France protests events in Poland -- from the sidelines

France has responded to the events in Poland with extraordinary emotion, pushing its initially cautious government into becoming West Europe's main cheerleader for strong international condemnation of the imposition of martial law.

But when Foreign Minister Claude Cheysson sits down with his nine other European Community (EC) partners Jan. 4 in Brussels to discuss whether to follow America's lead in imposing economic sanctions against the Soviet Union, he will probably stay silent.

Widespread skepticism and even a new outburst of criticism of American foreign policy has followed President Reagan's call for sanctions here. The French doubt the effectiveness of any sanctions and fear losing their substantial trade with the Soviet Union, especially their part in the multibillion-dollar gas pipeline deal just signed.

The French government's position remains what Prime Minister Pierre Mauroy announced last week in parliament, Foreign Ministry spokesman Pierre Vinon said.

Mr. Mauroy condemned the takeover, demanded the restoration of freedom in Poland, and said it was evident that the Soviet Union was ''implicated'' in the action. But he did not call for any sanctions against Poland or the Soviet Union , and said that food aid would continue to Poland.

Later in the week Foreign Minister Claude Cheysson reaffirmed that decision. ''France is opposed to using food as a weapon,'' he said, adding that he welcomed an EC decision to dispatch 8 million tons of meat to Poland.

In his only public statement last week, a New Year's Eve message, President Francois Mitterrand ignored the sanction is's borders to give a huge area to the Soviet Union, and forged the spheres of influence of the East and West blocs in Europe.

''Anything that allows an escape from Yalta would be good,'' he said, repeating persistent French criticism of former United States President Roosevelt's concessions to then-Soviet premier Joseph Stalin at the conference to which Charles de Gaulle was not invited.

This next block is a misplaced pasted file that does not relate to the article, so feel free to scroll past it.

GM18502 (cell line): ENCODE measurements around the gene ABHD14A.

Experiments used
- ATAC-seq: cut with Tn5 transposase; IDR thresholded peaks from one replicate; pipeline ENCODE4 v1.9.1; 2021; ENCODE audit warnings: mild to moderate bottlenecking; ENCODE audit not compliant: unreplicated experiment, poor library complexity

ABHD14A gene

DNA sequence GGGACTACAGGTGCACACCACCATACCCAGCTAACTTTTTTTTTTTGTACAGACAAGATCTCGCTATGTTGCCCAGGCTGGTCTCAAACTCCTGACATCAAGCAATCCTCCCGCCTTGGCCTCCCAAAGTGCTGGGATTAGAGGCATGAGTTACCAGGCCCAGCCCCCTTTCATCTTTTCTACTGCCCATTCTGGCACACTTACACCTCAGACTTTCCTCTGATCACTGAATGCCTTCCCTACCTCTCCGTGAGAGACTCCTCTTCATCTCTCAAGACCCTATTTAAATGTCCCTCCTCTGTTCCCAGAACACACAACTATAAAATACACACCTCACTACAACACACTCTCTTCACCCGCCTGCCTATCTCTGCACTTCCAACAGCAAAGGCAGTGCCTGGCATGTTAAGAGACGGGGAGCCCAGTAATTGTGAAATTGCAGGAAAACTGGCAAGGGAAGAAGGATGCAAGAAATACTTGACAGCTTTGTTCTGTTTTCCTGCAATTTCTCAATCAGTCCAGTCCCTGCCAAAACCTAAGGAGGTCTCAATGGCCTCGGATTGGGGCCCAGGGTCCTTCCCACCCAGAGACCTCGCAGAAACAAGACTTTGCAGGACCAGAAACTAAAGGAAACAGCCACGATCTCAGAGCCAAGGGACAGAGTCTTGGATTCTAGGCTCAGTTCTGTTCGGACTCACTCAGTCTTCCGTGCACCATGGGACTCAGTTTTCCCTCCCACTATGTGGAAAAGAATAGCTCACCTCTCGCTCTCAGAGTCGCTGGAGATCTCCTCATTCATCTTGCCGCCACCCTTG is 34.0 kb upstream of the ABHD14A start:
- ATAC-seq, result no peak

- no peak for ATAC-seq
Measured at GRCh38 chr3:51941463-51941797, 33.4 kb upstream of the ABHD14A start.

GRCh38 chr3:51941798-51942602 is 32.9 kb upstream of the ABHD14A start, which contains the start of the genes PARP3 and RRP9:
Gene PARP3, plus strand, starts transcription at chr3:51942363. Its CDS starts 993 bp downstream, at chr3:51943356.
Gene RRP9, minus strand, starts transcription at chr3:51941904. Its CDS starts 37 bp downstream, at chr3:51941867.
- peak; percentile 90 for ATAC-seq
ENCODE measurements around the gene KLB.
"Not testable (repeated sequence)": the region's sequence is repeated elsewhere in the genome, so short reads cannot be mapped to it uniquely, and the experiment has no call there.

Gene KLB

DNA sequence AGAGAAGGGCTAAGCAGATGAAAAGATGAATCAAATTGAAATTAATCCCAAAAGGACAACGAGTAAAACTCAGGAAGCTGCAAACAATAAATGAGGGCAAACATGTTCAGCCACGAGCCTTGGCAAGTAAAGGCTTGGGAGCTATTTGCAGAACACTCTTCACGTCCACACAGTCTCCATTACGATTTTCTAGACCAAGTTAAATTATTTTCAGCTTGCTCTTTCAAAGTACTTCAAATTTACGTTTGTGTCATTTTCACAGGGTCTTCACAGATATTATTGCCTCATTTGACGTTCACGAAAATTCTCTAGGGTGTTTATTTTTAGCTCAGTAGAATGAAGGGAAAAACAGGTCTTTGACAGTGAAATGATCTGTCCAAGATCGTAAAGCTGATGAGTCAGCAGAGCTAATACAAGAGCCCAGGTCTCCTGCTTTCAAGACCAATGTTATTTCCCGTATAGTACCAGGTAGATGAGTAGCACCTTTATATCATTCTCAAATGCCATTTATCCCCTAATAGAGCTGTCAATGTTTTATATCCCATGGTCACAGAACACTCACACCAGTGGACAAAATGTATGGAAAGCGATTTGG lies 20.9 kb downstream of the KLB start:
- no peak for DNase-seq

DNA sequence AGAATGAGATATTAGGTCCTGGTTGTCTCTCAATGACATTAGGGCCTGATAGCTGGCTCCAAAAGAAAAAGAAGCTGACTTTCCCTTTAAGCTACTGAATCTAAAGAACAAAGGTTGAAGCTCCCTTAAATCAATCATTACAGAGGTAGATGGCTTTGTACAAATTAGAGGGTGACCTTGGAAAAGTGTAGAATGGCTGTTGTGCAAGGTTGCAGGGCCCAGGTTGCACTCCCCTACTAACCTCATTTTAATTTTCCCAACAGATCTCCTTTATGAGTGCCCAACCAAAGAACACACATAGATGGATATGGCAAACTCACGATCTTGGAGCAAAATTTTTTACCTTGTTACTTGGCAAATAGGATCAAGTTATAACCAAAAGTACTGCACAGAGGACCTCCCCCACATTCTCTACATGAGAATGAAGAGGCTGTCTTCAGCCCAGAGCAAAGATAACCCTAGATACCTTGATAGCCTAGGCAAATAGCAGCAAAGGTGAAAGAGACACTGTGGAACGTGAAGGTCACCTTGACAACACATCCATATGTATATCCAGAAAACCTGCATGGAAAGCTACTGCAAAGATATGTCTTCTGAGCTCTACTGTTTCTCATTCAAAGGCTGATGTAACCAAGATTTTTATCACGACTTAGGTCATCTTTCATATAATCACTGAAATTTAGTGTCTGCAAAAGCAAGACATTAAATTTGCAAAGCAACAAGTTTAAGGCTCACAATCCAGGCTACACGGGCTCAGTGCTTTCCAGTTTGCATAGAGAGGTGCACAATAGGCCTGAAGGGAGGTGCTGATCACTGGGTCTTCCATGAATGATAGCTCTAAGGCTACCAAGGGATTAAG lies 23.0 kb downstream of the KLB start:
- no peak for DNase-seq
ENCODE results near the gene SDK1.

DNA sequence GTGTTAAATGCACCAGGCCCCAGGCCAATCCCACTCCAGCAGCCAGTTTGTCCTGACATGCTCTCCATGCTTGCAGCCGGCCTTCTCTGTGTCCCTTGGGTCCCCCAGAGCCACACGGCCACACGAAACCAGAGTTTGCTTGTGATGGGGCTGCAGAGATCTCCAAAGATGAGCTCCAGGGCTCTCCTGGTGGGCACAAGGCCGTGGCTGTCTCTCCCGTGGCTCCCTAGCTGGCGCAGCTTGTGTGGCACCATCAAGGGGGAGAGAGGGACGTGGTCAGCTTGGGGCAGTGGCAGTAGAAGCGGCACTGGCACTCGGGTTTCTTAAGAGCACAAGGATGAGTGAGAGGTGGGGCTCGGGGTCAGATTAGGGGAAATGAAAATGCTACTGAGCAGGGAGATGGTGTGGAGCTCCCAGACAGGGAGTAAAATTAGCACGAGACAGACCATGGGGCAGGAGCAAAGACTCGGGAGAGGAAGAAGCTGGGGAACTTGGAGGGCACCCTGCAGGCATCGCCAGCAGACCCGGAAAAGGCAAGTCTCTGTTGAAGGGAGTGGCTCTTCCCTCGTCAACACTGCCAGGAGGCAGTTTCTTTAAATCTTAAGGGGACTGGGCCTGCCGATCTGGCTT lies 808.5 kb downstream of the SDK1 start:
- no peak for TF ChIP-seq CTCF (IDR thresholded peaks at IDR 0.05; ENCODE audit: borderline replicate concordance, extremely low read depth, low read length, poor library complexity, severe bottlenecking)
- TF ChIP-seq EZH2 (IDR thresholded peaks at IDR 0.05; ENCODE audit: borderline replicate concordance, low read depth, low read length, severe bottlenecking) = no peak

Other criticism of American foreign policy, unshackled by governmental caution, was stronger. Jacques Huntzinger, secretary of the Socialist Party, the dominant party in the new leftist French government, condemned the ''incoherence'' in American foreign policy in an interview with the Monitor.

''One day Reagan says he is going to meet with Brezhnev, and the next day he imposes sanctions,'' he complained.

''We know what is happening in Poland will hurt detente, but the lines to the Soviet Union must be kept open,'' he continued. ''For the moment, we think political pressure is enough.''

The respected daily Le Monde agreed. It pleaded that the American action not cause ''the death'' of the Geneva arms limitation talks and the Madrid human rights meeting.

Le Monde also questioned the efficacy of the sanctions. ''Do they really touch Soviet interest?'' it asked.

The socialist daily, Le Matin, reported that ''the best-informed Frenchmen do not take seriously the American sanctions.''

The newspaper said French officials think the Americans are trying to dupe them by banning technology trades with the Soviets, which is the main part of European commerce there, while continuing to export large amounts of American grain to Moscow.

Pointedly, Le Matin explained in a sidebar how important the 40 million cubic meters of natural gas that the Soviet pipeline is planned to carry annually to Western Europe from northwest Siberia is to European economies beset by recession and unemployment.

Along with West German companies, French firms and banks have benefited the most from the Siberian pipeline deal and will be among its most important customers when the gas begins flowing.

Earlier this month France's Thomson-Brandt confirmed signing a controversial equipment for the pipeline while Creusot-Loire, another French company, is involved with West Germany's Mannesmann in supplying the line with 22 compressor stations.

Despite France's fears about sanctions, it has been at the forefront of a diplomatic drive to coordinate international condemnation of the imposition of martial law in Poland.

While other West European neighbors, most notably West Germany, have issued moderate public comments on the events in Warsaw, public outcry in France forced the government to quickly abandon its original position that martial law was strictly an internal affair. Three days after the crackdown President Mitterrand strongly denounced the loss of civil liberties.

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